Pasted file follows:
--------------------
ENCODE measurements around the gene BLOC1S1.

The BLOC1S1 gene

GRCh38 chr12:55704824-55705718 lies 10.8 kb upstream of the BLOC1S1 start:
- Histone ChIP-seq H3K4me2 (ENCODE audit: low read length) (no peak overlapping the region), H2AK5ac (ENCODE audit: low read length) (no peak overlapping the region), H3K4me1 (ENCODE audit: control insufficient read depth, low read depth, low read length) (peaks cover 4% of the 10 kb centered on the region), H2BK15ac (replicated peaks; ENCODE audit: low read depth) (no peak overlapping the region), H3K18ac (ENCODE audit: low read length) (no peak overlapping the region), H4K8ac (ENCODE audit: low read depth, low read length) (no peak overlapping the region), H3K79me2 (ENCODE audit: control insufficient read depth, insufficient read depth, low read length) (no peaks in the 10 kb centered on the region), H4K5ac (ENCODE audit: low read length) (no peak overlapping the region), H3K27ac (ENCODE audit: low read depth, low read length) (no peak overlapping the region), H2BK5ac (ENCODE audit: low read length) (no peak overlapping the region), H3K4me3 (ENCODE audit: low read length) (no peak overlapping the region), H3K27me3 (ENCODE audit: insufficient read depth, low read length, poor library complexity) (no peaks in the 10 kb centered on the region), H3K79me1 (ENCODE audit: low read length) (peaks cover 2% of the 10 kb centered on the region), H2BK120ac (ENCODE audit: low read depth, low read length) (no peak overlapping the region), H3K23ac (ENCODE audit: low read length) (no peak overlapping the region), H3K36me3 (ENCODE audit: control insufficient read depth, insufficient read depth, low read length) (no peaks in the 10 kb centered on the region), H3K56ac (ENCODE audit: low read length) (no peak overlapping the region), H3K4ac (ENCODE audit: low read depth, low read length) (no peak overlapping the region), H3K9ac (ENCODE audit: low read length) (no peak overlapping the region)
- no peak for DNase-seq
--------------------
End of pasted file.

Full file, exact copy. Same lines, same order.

ENCODE measurements around the gene BLOC1S1.

The BLOC1S1 gene

GRCh38 chr12:55704824-55705718 lies 10.8 kb upstream of the BLOC1S1 start:
- Histone ChIP-seq H3K4me2 (ENCODE audit: low read length) (no peak overlapping the region), H2AK5ac (ENCODE audit: low read length) (no peak overlapping the region), H3K4me1 (ENCODE audit: control insufficient read depth, low read depth, low read length) (peaks cover 4% of the 10 kb centered on the region), H2BK15ac (replicated peaks; ENCODE audit: low read depth) (no peak overlapping the region), H3K18ac (ENCODE audit: low read length) (no peak overlapping the region), H4K8ac (ENCODE audit: low read depth, low read length) (no peak overlapping the region), H3K79me2 (ENCODE audit: control insufficient read depth, insufficient read depth, low read length) (no peaks in the 10 kb centered on the region), H4K5ac (ENCODE audit: low read length) (no peak overlapping the region), H3K27ac (ENCODE audit: low read depth, low read length) (no peak overlapping the region), H2BK5ac (ENCODE audit: low read length) (no peak overlapping the region), H3K4me3 (ENCODE audit: low read length) (no peak overlapping the region), H3K27me3 (ENCODE audit: insufficient read depth, low read length, poor library complexity) (no peaks in the 10 kb centered on the region), H3K79me1 (ENCODE audit: low read length) (peaks cover 2% of the 10 kb centered on the region), H2BK120ac (ENCODE audit: low read depth, low read length) (no peak overlapping the region), H3K23ac (ENCODE audit: low read length) (no peak overlapping the region), H3K36me3 (ENCODE audit: control insufficient read depth, insufficient read depth, low read length) (no peaks in the 10 kb centered on the region), H3K56ac (ENCODE audit: low read length) (no peak overlapping the region), H3K4ac (ENCODE audit: low read depth, low read length) (no peak overlapping the region), H3K9ac (ENCODE audit: low read length) (no peak overlapping the region)
- no peak for DNase-seq